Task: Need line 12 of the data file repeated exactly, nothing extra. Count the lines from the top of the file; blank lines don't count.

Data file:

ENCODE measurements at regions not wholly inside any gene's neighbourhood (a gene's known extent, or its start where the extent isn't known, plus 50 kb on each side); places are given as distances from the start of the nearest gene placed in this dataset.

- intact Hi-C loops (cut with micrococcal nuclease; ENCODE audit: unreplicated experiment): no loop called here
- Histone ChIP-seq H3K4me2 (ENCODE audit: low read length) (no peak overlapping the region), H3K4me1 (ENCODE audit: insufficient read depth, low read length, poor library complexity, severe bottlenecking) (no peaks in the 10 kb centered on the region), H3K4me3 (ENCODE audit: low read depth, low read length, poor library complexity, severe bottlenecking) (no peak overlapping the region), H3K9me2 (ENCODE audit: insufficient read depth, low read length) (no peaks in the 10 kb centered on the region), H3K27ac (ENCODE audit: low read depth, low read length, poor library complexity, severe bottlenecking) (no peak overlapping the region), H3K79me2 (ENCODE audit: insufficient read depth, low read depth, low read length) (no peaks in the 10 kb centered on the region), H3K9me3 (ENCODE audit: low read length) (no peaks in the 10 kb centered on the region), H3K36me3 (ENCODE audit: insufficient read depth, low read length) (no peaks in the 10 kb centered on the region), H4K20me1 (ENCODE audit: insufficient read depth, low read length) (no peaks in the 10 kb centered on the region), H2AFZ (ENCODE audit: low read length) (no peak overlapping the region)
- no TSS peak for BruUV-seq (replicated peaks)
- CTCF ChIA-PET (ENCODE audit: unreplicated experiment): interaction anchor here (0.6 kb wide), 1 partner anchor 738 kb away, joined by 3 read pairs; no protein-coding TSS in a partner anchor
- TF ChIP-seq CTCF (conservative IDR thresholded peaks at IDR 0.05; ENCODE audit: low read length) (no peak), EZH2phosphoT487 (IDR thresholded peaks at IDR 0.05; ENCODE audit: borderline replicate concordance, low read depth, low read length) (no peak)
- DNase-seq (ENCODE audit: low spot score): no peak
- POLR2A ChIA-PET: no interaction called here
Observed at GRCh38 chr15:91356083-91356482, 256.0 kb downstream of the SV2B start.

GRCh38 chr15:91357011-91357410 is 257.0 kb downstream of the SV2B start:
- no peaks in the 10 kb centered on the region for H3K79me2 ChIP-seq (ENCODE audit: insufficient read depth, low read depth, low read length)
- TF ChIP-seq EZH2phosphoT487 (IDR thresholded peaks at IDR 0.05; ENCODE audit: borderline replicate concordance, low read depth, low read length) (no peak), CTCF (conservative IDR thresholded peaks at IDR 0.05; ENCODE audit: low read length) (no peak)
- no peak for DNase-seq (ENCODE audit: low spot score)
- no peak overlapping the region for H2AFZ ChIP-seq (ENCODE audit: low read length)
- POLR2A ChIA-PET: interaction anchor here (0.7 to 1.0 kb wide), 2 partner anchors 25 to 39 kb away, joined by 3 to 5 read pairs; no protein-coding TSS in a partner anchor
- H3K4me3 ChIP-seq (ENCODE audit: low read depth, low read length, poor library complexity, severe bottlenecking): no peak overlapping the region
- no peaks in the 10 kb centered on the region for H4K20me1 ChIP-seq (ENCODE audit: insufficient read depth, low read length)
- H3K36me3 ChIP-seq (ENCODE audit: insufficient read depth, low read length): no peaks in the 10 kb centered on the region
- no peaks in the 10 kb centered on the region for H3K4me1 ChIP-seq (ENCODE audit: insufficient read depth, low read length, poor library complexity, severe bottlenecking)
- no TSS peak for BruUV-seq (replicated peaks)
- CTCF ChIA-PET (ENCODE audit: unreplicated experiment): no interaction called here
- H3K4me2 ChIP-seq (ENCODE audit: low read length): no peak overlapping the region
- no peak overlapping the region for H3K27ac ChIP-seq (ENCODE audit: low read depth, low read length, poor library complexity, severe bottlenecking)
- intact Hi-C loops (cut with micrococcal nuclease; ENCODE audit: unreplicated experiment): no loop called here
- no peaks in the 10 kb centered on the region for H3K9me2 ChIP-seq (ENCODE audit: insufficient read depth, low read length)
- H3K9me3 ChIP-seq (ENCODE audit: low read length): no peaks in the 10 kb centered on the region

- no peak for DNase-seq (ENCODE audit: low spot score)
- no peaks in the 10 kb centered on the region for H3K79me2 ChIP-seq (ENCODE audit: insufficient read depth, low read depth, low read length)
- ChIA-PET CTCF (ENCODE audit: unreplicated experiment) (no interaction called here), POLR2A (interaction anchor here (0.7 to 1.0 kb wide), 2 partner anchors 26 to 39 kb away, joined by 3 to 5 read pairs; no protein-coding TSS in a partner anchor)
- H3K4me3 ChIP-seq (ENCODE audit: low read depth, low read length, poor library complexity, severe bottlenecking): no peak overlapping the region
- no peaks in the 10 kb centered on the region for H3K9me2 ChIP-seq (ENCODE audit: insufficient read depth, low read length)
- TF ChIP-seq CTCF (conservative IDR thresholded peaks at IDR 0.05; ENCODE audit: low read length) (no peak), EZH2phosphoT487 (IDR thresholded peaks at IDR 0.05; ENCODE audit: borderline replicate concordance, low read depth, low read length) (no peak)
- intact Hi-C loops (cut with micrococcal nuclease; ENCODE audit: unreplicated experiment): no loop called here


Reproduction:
- TF ChIP-seq EZH2phosphoT487 (IDR thresholded peaks at IDR 0.05; ENCODE audit: borderline replicate concordance, low read depth, low read length) (no peak), CTCF (conservative IDR thresholded peaks at IDR 0.05; ENCODE audit: low read length) (no peak)